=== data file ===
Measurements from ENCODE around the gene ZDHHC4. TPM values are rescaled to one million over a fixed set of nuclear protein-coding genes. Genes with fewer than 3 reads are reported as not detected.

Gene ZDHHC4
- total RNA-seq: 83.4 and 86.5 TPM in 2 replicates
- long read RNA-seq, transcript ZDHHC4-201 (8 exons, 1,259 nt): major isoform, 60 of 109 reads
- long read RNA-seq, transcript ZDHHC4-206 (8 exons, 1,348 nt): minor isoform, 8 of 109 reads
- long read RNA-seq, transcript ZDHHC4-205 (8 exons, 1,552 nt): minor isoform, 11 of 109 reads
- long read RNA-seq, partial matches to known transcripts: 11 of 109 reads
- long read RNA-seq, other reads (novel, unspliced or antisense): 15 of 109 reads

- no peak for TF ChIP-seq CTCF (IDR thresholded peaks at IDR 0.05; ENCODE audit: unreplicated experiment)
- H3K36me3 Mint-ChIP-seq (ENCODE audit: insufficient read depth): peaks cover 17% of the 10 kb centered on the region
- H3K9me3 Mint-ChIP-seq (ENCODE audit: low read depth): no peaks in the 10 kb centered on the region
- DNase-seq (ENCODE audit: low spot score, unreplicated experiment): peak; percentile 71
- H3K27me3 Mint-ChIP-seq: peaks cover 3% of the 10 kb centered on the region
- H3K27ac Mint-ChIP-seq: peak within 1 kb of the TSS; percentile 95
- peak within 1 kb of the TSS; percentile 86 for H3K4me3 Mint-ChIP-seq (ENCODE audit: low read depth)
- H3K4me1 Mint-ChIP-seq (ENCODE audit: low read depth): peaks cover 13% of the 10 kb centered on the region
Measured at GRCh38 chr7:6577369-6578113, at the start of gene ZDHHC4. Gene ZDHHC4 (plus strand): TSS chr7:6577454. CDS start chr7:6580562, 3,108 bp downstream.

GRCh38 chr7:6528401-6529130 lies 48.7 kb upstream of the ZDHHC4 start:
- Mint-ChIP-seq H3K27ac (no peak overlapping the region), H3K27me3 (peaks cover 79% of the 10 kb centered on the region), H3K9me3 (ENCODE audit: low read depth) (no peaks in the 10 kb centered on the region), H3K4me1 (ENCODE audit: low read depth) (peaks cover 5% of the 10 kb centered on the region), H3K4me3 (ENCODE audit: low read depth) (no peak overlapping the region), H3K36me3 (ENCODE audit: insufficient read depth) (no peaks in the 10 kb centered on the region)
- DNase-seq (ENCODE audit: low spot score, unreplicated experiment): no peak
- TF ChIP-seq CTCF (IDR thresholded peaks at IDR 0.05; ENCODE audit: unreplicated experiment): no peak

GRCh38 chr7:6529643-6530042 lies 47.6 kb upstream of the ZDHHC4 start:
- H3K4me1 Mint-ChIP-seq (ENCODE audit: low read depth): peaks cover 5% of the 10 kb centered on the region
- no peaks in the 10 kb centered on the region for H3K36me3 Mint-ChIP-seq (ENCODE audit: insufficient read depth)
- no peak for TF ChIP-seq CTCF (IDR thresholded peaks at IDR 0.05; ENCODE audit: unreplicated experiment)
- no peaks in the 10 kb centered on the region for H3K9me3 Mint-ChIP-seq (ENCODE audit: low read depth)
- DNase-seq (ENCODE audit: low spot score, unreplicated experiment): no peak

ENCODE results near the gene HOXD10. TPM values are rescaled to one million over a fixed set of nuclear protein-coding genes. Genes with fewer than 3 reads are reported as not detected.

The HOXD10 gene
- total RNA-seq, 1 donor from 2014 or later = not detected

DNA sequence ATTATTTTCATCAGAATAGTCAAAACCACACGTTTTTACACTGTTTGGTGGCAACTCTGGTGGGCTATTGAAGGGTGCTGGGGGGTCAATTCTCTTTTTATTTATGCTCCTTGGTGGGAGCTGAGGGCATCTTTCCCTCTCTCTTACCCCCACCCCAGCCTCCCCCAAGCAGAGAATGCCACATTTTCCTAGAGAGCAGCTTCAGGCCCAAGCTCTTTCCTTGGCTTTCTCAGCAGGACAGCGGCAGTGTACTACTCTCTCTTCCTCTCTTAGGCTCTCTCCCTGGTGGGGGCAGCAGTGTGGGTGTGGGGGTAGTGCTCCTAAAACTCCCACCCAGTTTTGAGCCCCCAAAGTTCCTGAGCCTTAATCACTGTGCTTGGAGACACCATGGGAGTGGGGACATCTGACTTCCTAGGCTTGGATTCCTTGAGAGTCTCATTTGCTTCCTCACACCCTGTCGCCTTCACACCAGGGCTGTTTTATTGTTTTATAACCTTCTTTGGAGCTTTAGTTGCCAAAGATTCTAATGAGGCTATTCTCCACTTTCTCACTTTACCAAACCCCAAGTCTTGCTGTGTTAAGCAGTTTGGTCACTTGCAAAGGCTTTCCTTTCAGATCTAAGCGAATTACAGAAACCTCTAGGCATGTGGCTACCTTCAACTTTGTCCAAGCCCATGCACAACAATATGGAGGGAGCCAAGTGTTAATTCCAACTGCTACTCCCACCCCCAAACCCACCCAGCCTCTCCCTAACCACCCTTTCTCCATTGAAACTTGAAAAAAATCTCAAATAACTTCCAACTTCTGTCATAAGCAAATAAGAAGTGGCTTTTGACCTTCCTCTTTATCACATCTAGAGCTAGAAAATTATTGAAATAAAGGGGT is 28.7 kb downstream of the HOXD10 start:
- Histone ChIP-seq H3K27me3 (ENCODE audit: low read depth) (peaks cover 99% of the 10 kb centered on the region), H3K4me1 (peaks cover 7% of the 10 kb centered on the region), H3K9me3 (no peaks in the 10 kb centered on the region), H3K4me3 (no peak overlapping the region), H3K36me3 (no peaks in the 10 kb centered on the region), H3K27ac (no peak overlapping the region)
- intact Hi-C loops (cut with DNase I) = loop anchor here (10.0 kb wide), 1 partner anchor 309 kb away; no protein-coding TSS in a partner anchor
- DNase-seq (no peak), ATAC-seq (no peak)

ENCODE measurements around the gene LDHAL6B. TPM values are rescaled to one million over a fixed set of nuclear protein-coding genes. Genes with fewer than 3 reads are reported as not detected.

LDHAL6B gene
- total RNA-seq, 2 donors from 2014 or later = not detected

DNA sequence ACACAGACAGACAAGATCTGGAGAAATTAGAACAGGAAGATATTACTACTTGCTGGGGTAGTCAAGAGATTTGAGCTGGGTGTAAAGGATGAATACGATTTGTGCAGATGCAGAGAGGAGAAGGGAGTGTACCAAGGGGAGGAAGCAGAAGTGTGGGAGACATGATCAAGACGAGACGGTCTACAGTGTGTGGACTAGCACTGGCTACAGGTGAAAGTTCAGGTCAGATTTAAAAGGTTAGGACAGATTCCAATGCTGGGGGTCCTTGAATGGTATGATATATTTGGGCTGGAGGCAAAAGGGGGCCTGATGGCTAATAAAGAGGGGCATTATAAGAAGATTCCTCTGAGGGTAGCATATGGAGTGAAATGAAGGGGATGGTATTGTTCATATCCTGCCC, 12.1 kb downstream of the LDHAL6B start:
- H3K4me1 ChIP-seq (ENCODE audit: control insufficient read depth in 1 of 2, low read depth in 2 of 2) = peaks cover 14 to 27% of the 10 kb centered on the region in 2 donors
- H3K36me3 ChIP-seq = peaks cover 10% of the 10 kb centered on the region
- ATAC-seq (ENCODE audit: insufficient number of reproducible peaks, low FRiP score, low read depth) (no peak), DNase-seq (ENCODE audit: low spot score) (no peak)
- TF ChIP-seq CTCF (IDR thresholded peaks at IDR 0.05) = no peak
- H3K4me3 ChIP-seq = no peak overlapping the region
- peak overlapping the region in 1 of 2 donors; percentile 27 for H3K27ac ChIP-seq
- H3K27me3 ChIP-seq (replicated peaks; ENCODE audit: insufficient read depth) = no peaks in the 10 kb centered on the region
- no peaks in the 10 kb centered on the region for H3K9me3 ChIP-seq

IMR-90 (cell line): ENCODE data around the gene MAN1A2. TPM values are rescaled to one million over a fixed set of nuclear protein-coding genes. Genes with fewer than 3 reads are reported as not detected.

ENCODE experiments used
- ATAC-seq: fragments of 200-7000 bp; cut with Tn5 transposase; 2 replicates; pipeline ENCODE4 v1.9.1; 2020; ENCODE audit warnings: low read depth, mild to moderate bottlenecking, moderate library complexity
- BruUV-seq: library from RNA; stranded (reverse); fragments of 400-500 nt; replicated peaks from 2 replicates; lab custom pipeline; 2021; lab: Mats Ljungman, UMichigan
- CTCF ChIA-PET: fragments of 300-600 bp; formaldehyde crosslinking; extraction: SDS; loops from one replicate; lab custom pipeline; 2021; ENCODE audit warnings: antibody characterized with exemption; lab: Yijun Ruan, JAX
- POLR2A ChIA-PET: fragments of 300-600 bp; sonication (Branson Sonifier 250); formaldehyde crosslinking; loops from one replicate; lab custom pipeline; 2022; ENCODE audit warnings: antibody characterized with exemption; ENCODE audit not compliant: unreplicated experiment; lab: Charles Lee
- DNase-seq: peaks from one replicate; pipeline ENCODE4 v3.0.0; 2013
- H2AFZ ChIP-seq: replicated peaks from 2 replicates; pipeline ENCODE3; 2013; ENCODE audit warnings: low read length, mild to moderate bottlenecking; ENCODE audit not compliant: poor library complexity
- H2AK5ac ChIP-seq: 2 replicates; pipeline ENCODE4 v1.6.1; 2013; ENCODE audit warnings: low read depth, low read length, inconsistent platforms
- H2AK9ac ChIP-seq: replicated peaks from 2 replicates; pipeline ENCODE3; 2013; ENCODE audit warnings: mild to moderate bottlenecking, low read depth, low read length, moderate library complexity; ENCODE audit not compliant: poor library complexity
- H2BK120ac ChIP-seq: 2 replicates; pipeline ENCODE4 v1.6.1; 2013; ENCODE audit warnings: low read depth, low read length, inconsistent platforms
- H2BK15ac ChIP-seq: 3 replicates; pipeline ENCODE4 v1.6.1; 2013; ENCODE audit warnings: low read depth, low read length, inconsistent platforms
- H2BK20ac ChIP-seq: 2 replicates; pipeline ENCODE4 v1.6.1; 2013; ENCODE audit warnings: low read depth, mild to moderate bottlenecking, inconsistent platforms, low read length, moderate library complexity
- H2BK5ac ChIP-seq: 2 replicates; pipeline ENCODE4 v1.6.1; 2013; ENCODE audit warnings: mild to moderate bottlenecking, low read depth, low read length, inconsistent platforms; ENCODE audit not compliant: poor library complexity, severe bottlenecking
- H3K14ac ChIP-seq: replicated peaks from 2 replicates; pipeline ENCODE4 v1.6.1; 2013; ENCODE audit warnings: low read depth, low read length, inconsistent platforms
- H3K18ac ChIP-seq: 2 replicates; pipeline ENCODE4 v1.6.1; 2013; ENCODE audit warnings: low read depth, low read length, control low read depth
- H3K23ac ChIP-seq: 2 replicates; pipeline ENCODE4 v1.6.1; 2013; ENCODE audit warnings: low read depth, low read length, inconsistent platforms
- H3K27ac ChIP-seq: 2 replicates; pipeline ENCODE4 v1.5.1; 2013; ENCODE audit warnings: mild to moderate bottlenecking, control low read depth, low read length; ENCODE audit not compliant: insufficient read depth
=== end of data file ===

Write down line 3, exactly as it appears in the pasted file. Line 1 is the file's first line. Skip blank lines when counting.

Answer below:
- total RNA-seq: 83.4 and 86.5 TPM in 2 replicates